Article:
The Butterfly Enigma, by Lorraine Campbell, primarily takes place in Australia during the late 1960s. Lena Marceau has just finished a messy divorce, and is on her own for the first time in three years. Although she has family in the area Lena is determined to make it on her own and by chance she hears about court reporters and decides to give the career a try. It turns out that Lena loves being a court reporter, and she happens to be very good at it as well. Lena falls into the courthouse rhythm until one day she hears a voice from her past, a voice that summons up mind-numbing terror from a childhood she has suppressed. Lena searches for evidence that her hunch is more than a hunch, and that the seemingly high society Judge is actually something much worse; something that has ties to her forgotten childhood and the darker atrocities of World War II.
The Butterfly Enigma is a stand alone novel, although it does take place in the same universe as Lorraine Campbell’s Resisting the Enemy series, with several characters making cameo appearances and brief mentions of events that took place in the earlier books. The book is a beautiful example of historical fiction that tackles several difficult topics including Nazi war crimes, infidelity, and the ongoing struggle of feminism in what is largely a man’s world. The book spends some time focusing on the day-to-day life of a court reporter, which is brought to life brilliantly and is never once dull or boring. This is also a somewhat unusual story as it leaves things slightly open ended, with the character studying her options for her future – this doesn’t necessarily weaken the ending, it instead reflects the realities of life, although some readers may be longing for everything to be tied off with a pretty bow.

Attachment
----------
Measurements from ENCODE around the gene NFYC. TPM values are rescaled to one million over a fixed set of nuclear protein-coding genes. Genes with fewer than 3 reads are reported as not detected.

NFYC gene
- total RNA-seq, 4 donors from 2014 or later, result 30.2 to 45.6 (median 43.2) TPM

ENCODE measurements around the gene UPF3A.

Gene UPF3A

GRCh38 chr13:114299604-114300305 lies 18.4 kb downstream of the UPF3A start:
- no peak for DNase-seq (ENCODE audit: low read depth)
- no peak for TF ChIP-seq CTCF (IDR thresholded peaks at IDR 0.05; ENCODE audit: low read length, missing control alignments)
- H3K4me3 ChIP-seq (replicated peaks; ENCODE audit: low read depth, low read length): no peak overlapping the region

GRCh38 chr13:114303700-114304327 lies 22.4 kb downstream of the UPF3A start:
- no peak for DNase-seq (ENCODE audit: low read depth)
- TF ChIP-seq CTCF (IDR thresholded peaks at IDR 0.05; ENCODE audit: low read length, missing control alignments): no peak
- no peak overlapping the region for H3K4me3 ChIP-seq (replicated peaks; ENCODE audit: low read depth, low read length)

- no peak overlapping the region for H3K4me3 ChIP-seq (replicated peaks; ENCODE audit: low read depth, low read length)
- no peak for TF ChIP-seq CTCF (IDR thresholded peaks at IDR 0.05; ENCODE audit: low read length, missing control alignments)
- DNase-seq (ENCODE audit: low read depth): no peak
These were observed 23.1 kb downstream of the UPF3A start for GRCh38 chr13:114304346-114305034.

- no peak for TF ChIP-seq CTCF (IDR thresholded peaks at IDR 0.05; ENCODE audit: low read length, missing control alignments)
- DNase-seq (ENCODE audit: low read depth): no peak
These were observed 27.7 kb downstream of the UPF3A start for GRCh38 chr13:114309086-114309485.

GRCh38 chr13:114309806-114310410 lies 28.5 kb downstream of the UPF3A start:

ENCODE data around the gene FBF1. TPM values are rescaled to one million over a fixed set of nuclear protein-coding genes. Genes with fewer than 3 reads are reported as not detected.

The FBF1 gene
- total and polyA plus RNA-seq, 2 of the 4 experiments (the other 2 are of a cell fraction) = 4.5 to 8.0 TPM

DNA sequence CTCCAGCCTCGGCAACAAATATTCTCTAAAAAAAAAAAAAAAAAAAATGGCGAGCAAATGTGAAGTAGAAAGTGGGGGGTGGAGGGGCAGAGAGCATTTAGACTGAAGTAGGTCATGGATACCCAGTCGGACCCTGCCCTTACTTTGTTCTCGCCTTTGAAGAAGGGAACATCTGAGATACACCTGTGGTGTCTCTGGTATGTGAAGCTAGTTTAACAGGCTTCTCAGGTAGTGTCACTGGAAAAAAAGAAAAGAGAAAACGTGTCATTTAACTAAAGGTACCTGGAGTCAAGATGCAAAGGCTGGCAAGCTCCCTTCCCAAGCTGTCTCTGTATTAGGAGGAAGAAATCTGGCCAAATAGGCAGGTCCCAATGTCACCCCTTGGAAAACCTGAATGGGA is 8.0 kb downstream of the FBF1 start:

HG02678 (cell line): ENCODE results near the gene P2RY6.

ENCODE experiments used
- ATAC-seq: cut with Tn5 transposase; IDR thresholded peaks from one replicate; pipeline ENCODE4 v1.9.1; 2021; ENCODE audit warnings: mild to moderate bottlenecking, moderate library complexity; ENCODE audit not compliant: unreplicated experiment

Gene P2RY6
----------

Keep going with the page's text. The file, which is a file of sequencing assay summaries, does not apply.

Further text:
Lena is a complicated character, having survived a dark personal tragedy during WWII as well as managing to survive completely alone for a time as a child in Nazi occupied France, she has clearly developed into a strong woman. Her recent divorce from her husband didn’t destroy her; it instead made her become more self-reliant. Following this, she approaches men looking for a partner instead of a husband in the traditional sense. Some readers may find her liaison with Nordstrom a bit morally ambiguous, particularly with regards to her relationship with Harry. However, this isn’t something that is particularly unheard of, it’s just different in that we usually hear of such affairs being perpetrated by men. All said, Lena is very much her own woman, and while she may enjoy the company of a man, she doesn’t need one.
Another segment of the book that touches on a morally ambiguous topic is that of revenge. While Lena has a right to her anger, as do many others that were victims of Nazi war criminals, the lengths that she goes through to achieve her vengeance – under the banner of justice – is worth discussing. Were Lena and her friends justified? Does what they did actually count as justice? This is a difficult topic, and is a relevant discussion as this is something that appears throughout history time and time again.
Thought provoking, poignant, and bold, The Butterfly Enigma is a complicated story that beautifully reflects the messiness of everyday life. It is a story that touches on potentially painful and difficult topics, and lets the reader view things through the bold and damaged eyes of Lena Marceau – a character that proves there are many different ways of fighting back.
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